Executives at the company believe the following trends will come to fruition as big data efforts continue to develop and as cloud-based big data initiatives grow over the course of the new year.
1. The Big Data and cloud relationship becomes more intricateBy now, many organisations are using the cloud for deploying big data platforms. However, the primary contribution of cloud computing to big data will soon reside in the cloud being a source (or rather, many sources) of big data, whether it be public and social data, open data or syndicated data. In 2014, big data projects will gather steam from these new sources of data in the cloud. To be prepared, enterprises should build a big data infrastructure that is comprehensive in the data sources it taps, expanding well beyond “conventional” data sources (databases, ERP/CRM, etc.) to whichever other sources are relevant.
2. Hadoop graduates to platform statusIn its initial incarnation, Hadoop was essentially a single-task batch data processing system. With new advancements made in 2013 such as YARN, Hadoop has become a true enterprise computing platform, able to run all kinds of concurrent workloads, ranging in latency from batch to real-time. Hadoop 2.0 provides the foundation for native deployments of big data processes, boosting the trajectory of projects as they scale from sandbox into productive use in 2014.
3. Cloud renders the data centre hybridEnterprises have adopted cloud computing, but cloud deployments remain very siloed and these systems running in the cloud don’t always work well with on-premises systems. Soon, the dichotomy between cloud-based and on-premises will become largely irrelevant. A broader use of virtualisation, elastic deployment techniques, and hybrid integration platforms will enable fully hybrid deployment modes, oftentimes making it irrelevant to segment applications by in-cloud or on-premises.
4. Big Data moves toward operationalAs big data crosses the chasm and transitions into mainstream adoption, most initial use cases are analytical. Today, thanks to a dramatic increase in the volume of data that can be stored or processed, early adopter companies apply big data to tasks such as customer behaviour or advanced risk analysis. Now that operational big data technology is becoming available, new categories of use cases will start to flourish. In 2014, big data will start to be used for operational purposes and will ultimately be consumed by many applications, apps and devices.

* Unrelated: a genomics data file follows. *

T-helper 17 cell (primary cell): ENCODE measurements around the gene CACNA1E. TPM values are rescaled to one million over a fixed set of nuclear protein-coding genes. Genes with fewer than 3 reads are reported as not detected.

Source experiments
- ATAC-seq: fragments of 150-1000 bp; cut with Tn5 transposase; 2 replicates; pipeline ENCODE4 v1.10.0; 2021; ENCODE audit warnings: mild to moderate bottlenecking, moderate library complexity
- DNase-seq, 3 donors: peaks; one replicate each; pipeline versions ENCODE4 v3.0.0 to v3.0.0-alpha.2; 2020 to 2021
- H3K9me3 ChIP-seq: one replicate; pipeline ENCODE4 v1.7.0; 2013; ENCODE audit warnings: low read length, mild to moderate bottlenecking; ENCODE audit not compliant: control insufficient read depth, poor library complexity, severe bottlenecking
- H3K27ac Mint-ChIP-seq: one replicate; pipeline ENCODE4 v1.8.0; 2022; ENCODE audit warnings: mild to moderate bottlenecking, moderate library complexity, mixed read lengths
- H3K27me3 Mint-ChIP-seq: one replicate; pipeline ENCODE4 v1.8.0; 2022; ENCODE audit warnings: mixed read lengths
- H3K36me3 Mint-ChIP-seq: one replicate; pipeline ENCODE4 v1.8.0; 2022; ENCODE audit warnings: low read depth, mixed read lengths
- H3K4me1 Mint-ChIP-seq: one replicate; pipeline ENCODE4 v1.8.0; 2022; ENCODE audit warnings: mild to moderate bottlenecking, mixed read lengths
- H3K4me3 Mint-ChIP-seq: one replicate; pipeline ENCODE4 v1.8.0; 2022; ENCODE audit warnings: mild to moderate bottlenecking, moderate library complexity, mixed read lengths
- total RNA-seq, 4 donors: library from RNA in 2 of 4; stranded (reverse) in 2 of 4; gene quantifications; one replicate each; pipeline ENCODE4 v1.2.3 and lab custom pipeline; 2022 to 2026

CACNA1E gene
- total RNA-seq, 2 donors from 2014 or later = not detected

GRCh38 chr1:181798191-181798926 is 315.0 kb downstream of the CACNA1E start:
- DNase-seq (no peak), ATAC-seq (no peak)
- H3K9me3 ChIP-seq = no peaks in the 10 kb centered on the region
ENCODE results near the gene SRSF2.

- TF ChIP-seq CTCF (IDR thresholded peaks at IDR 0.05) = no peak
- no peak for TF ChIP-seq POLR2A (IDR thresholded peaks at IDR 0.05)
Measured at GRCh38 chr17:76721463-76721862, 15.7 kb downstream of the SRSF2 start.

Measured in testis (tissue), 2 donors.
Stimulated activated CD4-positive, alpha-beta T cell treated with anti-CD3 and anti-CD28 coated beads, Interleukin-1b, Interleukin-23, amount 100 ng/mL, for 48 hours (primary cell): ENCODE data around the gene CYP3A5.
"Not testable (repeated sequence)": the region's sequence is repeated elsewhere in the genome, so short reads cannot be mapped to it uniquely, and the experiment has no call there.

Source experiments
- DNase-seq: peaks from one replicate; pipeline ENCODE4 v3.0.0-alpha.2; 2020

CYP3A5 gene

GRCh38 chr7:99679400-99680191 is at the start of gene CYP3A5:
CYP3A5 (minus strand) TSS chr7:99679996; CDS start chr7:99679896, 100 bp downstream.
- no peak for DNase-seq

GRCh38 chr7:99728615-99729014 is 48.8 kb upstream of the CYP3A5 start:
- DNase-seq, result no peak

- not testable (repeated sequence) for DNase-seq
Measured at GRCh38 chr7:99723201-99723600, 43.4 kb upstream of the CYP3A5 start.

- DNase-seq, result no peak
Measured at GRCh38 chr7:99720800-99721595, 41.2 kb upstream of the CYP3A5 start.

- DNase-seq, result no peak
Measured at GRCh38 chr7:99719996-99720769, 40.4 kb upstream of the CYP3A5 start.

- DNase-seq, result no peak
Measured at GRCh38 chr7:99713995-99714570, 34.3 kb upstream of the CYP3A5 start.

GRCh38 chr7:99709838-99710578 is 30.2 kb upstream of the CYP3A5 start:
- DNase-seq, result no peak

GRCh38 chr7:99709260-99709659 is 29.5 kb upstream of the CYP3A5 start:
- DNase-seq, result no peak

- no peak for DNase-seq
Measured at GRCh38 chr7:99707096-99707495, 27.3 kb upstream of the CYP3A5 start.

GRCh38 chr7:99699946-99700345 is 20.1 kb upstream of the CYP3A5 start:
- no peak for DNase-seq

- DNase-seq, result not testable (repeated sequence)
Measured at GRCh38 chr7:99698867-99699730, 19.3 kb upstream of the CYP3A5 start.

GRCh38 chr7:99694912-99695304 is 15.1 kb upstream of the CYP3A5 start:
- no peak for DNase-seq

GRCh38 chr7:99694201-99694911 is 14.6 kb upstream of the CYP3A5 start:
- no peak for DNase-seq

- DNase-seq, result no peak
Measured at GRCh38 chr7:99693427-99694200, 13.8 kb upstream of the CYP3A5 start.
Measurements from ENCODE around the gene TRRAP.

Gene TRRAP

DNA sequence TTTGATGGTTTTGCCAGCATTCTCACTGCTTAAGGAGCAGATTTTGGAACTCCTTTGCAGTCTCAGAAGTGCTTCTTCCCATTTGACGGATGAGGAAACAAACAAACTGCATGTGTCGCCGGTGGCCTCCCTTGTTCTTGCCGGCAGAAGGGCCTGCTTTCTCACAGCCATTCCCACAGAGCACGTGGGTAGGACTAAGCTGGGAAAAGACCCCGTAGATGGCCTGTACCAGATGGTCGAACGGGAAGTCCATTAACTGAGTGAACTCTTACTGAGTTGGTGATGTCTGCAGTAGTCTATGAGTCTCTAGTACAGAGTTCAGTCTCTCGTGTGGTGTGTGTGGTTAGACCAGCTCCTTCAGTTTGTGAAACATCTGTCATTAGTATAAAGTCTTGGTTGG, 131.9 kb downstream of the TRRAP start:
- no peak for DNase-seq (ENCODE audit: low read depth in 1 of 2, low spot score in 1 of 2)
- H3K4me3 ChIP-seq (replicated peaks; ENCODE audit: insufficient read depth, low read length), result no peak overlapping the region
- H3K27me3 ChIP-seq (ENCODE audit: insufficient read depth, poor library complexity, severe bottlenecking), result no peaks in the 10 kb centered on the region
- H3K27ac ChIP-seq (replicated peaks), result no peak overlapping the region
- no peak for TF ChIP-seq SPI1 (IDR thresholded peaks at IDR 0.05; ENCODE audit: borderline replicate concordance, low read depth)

5. Companies become data companiesAs the saying goes, “every company is an IT company”, and for the vast majority of companies, IT is critical to running the business. In 2014, taking a step beyond IT, many companies will use data to profoundly transform their business and will either outright monetise their data assets, or exploit them to create new business models or take advantage of untapped segments. Big data was arguably one of the most hyped concepts of 2013 – and for good reasons. Now that the technology foundation is in place, the second half of 2013 saw more big data projects move from the sandbox/proof-of-concept to productionEveryone speaks about the value of big data, but data-driven organisations have got so much more potential to uncover. To succeed in 2014, these organisations will need to leverage big data and the cloud to derive insights that enable them to optimise their processes, take advantage of emerging opportunities, and deliver better business outcomes. Mike Tuchen is CEO of Talend. Image source
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